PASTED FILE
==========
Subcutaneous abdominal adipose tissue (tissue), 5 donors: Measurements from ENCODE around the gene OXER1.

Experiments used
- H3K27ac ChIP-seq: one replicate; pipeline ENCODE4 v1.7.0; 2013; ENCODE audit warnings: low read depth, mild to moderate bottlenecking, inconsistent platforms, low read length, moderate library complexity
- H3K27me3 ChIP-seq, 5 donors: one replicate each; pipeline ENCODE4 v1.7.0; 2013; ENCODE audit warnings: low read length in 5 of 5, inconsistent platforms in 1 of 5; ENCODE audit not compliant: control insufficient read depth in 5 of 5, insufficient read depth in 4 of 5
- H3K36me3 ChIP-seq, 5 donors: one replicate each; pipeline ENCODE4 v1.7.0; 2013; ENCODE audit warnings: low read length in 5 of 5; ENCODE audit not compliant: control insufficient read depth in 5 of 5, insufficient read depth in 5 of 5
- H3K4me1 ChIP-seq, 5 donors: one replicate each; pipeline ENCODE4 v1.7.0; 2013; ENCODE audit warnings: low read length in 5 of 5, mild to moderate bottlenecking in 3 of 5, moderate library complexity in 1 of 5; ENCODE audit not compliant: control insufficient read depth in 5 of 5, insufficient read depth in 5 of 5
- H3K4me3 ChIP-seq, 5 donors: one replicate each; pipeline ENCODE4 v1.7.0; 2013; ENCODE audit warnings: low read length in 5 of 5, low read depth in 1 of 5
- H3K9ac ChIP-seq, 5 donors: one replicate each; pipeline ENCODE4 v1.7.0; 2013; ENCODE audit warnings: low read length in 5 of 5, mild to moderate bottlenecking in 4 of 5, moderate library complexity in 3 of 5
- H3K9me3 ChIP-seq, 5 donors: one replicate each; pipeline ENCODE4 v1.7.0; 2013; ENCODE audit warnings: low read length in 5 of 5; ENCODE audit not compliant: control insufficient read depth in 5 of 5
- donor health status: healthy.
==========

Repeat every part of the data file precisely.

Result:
Subcutaneous abdominal adipose tissue (tissue), 5 donors: Measurements from ENCODE around the gene OXER1.

Experiments used
- H3K27ac ChIP-seq: one replicate; pipeline ENCODE4 v1.7.0; 2013; ENCODE audit warnings: low read depth, mild to moderate bottlenecking, inconsistent platforms, low read length, moderate library complexity
- H3K27me3 ChIP-seq, 5 donors: one replicate each; pipeline ENCODE4 v1.7.0; 2013; ENCODE audit warnings: low read length in 5 of 5, inconsistent platforms in 1 of 5; ENCODE audit not compliant: control insufficient read depth in 5 of 5, insufficient read depth in 4 of 5
- H3K36me3 ChIP-seq, 5 donors: one replicate each; pipeline ENCODE4 v1.7.0; 2013; ENCODE audit warnings: low read length in 5 of 5; ENCODE audit not compliant: control insufficient read depth in 5 of 5, insufficient read depth in 5 of 5
- H3K4me1 ChIP-seq, 5 donors: one replicate each; pipeline ENCODE4 v1.7.0; 2013; ENCODE audit warnings: low read length in 5 of 5, mild to moderate bottlenecking in 3 of 5, moderate library complexity in 1 of 5; ENCODE audit not compliant: control insufficient read depth in 5 of 5, insufficient read depth in 5 of 5
- H3K4me3 ChIP-seq, 5 donors: one replicate each; pipeline ENCODE4 v1.7.0; 2013; ENCODE audit warnings: low read length in 5 of 5, low read depth in 1 of 5
- H3K9ac ChIP-seq, 5 donors: one replicate each; pipeline ENCODE4 v1.7.0; 2013; ENCODE audit warnings: low read length in 5 of 5, mild to moderate bottlenecking in 4 of 5, moderate library complexity in 3 of 5
- H3K9me3 ChIP-seq, 5 donors: one replicate each; pipeline ENCODE4 v1.7.0; 2013; ENCODE audit warnings: low read length in 5 of 5; ENCODE audit not compliant: control insufficient read depth in 5 of 5
- donor health status: healthy.